Thursday, November 1, 2007

To Kill a Mockingbird: Conclusion

"All types of identities--ethnic, national, religious, sexual or whatever else--can become our prison...The identity that we stand up for can enslave us and close us to the rest of the world." Murathan Mungan's words resonate with me strongly as I attempt to understand human history and modernity, and the future of our planet and our species.

The fictional trial and fate of Tom Robinson alludes to many overt and covert forces in individual psyche, and many direct and subtle processes of group behavior. Although To Kill a Mockingbird can be interpreted at many levels, one aspect stands out unmistakably for me: Be it race or interpersonal or inter-faith or international relations, identity, not 'free will' is a crucial factor in determining the nature of perception, the quality of emotion, and the direction of action. Even if it is accepted that will of all human beings is 'free,' the choices open to them are seriously constrained by racial and/or cultural identity.

One can find many statistically significant examples across cultures and ages in support of the above statement. For instance, according to a survey conducted by USA Today (October 9, 1995), 75% of White respondents thought O.J. Simpson to be guilty whereas only 25% of the Black respondents thought so. We mostly perceive reality the way we, as members of a given group, have been conditioned to perceive. Such conditioning and corresponding perceptions have been consolidated by enduring demands of evolution, and chronic considerations of survival and security, comfort and competition. While O.J. Simpson is still in the headlines, the Duke lacrosse players and Jena 6 or many similar events are symptoms of complex intertwined dynamics of power, perception and identity. As Anais Nin said: “We don't see things as they are. We see them as we are.”

Not just at the local level, but identity is at the center of world politics today. It underwrites elections and alliances, wars and revolutions. Identity factors are at work not just in business and politics but in art, education, media, parenting, preaching and personal affinities across cultures, if we analyze deeply enough.

But identity need not be destiny as Atticus Finch’s character clearly depicts. He was not only an ideal father but a just and true citizen of the world. Why human beings like Atticus Finch so rare in any culture, one wonders? Lawrence Kohlberg’s ideas of moral development as explicated in Ken Wilber’s Integral Theory are quite instructive in this regard:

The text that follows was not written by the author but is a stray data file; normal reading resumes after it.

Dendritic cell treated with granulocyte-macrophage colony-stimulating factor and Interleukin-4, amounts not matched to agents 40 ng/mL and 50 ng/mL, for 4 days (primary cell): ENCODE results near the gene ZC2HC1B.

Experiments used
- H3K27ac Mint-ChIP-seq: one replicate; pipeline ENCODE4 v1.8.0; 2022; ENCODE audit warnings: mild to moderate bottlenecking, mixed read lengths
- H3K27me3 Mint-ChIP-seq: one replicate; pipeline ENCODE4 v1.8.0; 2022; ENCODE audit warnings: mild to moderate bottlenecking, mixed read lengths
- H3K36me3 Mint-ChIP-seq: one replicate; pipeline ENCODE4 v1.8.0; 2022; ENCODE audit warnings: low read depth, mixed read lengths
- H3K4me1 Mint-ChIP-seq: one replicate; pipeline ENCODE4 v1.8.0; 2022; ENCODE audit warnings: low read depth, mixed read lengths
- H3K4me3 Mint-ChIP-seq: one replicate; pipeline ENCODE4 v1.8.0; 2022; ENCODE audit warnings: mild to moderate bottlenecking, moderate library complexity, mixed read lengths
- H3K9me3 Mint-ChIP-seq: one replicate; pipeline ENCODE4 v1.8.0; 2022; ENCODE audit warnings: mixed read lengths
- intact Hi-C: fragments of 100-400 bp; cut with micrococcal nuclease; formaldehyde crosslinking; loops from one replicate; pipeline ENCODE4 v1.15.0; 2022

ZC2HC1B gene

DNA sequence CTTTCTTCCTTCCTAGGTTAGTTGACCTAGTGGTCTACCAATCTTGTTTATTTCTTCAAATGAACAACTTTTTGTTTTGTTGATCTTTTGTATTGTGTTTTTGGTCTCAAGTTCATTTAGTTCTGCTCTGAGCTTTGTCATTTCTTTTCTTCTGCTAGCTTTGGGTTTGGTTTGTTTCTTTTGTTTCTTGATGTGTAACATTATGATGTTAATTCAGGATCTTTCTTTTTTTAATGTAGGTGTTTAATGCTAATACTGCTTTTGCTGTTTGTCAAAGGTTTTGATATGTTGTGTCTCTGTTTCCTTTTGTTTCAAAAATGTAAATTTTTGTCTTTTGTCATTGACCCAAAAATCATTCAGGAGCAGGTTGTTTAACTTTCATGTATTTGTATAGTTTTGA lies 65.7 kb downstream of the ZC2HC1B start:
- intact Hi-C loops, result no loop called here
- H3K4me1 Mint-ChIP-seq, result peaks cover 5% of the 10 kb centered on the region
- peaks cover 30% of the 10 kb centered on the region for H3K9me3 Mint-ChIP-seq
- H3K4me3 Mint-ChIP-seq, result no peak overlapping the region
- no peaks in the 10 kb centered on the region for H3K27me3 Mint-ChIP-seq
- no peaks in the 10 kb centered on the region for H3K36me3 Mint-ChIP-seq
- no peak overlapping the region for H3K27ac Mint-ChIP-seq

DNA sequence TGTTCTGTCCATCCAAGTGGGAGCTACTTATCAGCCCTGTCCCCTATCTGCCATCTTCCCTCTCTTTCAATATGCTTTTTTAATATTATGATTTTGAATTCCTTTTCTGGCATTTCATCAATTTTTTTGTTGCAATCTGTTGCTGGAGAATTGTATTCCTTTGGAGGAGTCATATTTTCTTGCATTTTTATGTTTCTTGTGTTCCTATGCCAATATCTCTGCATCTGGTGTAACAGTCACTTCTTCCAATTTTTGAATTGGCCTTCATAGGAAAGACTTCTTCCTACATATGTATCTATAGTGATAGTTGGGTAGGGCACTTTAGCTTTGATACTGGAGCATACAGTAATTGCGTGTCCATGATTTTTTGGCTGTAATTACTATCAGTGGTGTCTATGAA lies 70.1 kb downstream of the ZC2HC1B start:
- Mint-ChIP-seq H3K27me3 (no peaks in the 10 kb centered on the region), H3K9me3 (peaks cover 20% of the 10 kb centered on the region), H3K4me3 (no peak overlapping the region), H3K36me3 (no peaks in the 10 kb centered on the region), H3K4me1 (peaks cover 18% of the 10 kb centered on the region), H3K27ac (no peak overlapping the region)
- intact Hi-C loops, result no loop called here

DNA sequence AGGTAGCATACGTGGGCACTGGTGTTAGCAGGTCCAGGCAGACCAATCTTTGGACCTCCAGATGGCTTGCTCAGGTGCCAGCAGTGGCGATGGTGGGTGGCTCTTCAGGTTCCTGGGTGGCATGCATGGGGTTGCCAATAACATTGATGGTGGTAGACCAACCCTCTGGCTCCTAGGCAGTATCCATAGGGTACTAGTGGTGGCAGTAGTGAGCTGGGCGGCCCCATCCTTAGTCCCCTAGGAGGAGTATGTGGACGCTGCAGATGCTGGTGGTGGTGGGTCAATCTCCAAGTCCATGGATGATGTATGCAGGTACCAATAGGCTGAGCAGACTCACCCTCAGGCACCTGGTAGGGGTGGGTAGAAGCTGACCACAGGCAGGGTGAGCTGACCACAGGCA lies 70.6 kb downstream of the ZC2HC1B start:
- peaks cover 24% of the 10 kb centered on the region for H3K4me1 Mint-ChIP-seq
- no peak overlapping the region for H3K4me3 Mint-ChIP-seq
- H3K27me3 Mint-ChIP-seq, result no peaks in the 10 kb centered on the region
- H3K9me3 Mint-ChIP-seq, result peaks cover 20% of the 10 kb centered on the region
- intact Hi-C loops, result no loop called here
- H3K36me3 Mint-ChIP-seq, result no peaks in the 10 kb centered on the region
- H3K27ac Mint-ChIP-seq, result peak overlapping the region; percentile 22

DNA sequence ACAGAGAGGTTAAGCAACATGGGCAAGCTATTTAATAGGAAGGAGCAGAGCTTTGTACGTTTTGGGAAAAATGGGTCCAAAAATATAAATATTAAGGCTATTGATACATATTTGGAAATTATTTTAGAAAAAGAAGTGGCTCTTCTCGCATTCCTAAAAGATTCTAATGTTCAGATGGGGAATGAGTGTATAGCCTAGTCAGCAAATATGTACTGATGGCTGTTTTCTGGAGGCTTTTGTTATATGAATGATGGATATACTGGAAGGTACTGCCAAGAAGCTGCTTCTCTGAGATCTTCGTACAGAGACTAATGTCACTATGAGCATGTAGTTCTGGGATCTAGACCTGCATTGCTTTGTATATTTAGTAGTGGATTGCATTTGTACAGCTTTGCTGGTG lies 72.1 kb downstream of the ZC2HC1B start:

"If we look at moral development in general we find that an infant at birth has not yet been socialized into the culture’s ethics and conventions; this is called the preconventional stage. It is also called egocentric, in that the infant’s awareness is largely self-absorbed. But as the young child begins to learn its culture’s rules and norms, it grows into the conventional stage of morals. This stage is also called ethnocentric, in that it centers on the child’s particular group, tribe, clan, or nation, and it therefore tends to exclude care for those not of one’s group. But at the next major stage of moral development, the postconventional stage, the individual’s identity expands once again, this time to include a care and concern for all peoples, regardless of race, color, sex, or creed, which is why this stage is also called worldcentric. Thus, moral development tends to move from “me” (egocentric) to “us” (ethnocentric) to “all of us” (worldcentric)—a good example of the unfolding stages of consciousness."

One can say that Harper Lee's portrayal of the jury which convicted Tom Robinson corresponds to ego and ethnocentric levels of moral development. Atticus, though himself a native of Maycomb, is not the archetypal Southerner but a version of Emersonian man, the individual who listens to the calling of what is universal and highest in the human soul--truth, love and justice. By cultivating and living such values undiscouraged and rearing children according to his lights, Atticus places principled action above self-interest while willingly accepting the difficult consequences of the right decision.

In the immortal character of Atticus, Harper Lee has given us what Albert Schweitzer dreamed of when he said: "Civilization can only revive when there shall come into being in a number of individuals a new tone of mind, independent of the prevalent one among the crowds, and in opposition to it -- a tone of mind which will gradually win influence over the collective one, and in the end determine its character. Only an ethical movement can rescue us from barbarism, and the ethical comes into existence only in individuals...A man is ethical only when life, as such, is sacred to him, that of plants and animals as that of his fellow men, and when he devotes himself helpfully to all life that is in need of help."

This post concludes our discussion of To Kill a Mockingbird. Thanks to all who posted comments. The November title is Jonathan Harr's The Lost Painting.

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